Covid-19 widens the digital divide in Nicaragua
Those who don’t have access to technology or the internet are left unable to study or work, as well as losing business opportunities.
By Vladimir Vasquez (Confidencial)
HAVANA TIMES – Edmundo Lopez is a farmer from Madriz, Nicaragua. At 63, he doesn’t read or write. When the COVID-19 pandemic broke out in Nicaragua in March, Lopez’ world changed overnight. He could no longer meet in person with the donors, partners or clients in his cooperative. Lopez doesn’t know how to use any of the video call applications, nor a computer, nor does he use the internet.
Lopez is president of the “Jose Alfredo Zeledon” Cooperative in the municipality of San Juan del Rio Coco. The cooperative is made up of 357 coffee producers from 24 communities in the department of Madriz. Except for a few members of the administrative team, the farm producers don’t normally have smartphones, although the zone does have internet service.
Every time there’s a meeting with those who donate to the cooperative, the members of the Board, who are all farmers, must travel for more than an hour from their communities to town. They arrive at a meeting room where they can hold a virtual conversation, watching on a computer connected to the internet through a telephone.
“The cost [of internet service] is high, adding to the problem of the low coffee [prices] and the high cost of basic food products,” Lopez comments.
The cooperative members collect money to pay the monthly 800 cordobas [just under US $23] for monthly internet service on a telephone belonging to Francis Gonzalez, the cooperative’s administrator, who coordinates all their communications.
“The Board members don’t have access to smartphones, so we do the meetings on the computer. We notify the community of the virtual meetings, and they come to town to be present. As rural people, it’s a little difficult for them to adapt to this medium,” Gonzalez tells us.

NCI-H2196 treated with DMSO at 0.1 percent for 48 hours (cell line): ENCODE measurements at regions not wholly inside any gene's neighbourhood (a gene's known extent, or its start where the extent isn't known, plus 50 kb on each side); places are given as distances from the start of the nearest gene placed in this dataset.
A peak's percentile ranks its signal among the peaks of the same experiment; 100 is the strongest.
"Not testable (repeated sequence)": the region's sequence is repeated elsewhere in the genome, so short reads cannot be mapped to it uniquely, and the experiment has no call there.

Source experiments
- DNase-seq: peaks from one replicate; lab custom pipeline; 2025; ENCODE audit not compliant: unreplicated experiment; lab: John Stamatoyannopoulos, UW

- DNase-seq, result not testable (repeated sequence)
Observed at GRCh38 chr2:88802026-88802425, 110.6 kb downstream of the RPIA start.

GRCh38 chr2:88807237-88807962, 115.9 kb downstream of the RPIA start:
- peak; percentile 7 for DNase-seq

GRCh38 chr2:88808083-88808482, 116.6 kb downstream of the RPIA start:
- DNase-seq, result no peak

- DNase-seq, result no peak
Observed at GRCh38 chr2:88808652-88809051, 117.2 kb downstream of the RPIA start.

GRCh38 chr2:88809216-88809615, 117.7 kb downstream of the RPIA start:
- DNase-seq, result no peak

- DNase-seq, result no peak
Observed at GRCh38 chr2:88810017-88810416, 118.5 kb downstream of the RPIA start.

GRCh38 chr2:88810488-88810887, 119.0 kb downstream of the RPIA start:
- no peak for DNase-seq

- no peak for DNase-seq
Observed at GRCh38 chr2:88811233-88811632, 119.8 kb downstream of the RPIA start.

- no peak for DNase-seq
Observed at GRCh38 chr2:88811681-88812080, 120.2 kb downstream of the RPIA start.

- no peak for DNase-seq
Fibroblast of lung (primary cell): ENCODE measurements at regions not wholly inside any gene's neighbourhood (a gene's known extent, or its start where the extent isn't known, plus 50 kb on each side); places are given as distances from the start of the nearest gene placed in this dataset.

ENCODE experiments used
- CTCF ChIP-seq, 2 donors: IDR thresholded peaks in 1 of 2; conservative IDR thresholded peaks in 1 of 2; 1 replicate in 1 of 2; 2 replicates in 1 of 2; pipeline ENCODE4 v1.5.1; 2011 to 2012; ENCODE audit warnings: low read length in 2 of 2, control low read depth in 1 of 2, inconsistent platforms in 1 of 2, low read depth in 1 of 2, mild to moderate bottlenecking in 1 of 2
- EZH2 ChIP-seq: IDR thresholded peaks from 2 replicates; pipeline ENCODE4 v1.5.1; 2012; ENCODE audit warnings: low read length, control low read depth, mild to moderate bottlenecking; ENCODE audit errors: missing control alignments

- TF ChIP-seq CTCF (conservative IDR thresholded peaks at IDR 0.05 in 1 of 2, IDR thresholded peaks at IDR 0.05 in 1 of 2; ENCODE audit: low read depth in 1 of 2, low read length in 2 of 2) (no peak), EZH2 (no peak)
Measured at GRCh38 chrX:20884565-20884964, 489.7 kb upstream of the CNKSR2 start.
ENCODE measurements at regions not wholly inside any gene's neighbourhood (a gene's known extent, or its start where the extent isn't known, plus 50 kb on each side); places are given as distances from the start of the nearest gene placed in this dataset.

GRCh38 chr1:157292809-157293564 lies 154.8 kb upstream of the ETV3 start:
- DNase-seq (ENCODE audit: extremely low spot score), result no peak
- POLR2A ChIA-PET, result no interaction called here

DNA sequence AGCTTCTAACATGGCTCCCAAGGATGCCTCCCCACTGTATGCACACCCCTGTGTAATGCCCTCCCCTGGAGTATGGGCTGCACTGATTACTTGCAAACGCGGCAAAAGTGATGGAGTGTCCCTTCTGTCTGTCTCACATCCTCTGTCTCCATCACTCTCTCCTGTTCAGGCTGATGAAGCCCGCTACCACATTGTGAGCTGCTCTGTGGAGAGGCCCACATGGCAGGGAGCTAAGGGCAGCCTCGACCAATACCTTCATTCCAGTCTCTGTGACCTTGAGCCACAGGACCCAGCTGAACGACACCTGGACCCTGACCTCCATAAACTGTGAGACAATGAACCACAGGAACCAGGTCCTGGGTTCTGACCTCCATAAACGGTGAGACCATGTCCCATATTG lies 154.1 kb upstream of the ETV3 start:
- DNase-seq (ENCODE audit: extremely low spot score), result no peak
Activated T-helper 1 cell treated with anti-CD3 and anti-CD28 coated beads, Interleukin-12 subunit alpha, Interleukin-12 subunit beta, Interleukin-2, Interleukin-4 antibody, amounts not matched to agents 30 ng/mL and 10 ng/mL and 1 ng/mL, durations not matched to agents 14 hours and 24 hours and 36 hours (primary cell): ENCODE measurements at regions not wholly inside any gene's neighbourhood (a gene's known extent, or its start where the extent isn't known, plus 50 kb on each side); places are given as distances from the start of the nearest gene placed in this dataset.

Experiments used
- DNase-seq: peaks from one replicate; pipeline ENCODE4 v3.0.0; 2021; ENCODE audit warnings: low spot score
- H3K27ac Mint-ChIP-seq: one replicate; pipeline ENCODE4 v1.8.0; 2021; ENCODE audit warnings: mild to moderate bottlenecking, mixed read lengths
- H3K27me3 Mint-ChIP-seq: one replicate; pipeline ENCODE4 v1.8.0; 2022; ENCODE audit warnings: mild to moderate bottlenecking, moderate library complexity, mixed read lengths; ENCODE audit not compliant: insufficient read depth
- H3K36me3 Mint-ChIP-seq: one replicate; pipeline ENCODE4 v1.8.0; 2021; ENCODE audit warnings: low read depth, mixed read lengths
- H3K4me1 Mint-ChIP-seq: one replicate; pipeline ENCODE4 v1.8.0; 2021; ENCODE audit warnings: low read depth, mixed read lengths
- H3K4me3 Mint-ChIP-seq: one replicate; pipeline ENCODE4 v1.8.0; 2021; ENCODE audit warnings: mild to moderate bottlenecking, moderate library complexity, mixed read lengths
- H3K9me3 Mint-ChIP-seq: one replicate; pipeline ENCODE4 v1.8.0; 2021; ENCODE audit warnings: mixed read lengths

In 2019, the Inter-American Development Bank presented a Broadband Development Index for Latin America and the Caribbean. This study situates Nicaragua as among the four countries with the lowest index of development, ahead only of Guyana, Surinam and Haiti. The reason: the low indicators for internet access, infrastructure and affordability of broadband service. In addition, according to the study, there’s a lack of public policies and strategic regulation to change this reality.
The challenges of education
Xiomara Diaz is the founder of Up Nicaragua, an initiative dedicated to teaching computer programming to girls in the rural zones of Granada. At the onset of the pandemic, they decided to convert all their trainings to distance learning.
The first problem they ran into was that the girls didn’t have access to the internet. Xiomara and her team opted for prepaid mobile data so they could continue the classes on their phones. Nonetheless, the quality of the connection is poor.
“That’s the reality. There isn’t a stable enough connection to keep the students from getting discouraged along the way,” Diaz laments.
For people in the rural zones, and even in the urban centers around Managua, paying for a fixed monthly internet connection is difficult, due to the high cost.
According to a study carried out by Cable.co.uk regarding broadband access prices in the world, in 2020 Nicaraguans are paying an average of US $56.50 for a fixed home internet plan.
The same study calculates how much the cheapest internet service plan costs (US $27.99) and the most expensive (US $114). Such plans are a luxury in a country where the highest minimum wage (in construction, finance and insurance) doesn’t exceed US $285 a month, and in the countryside it barely reaches $130.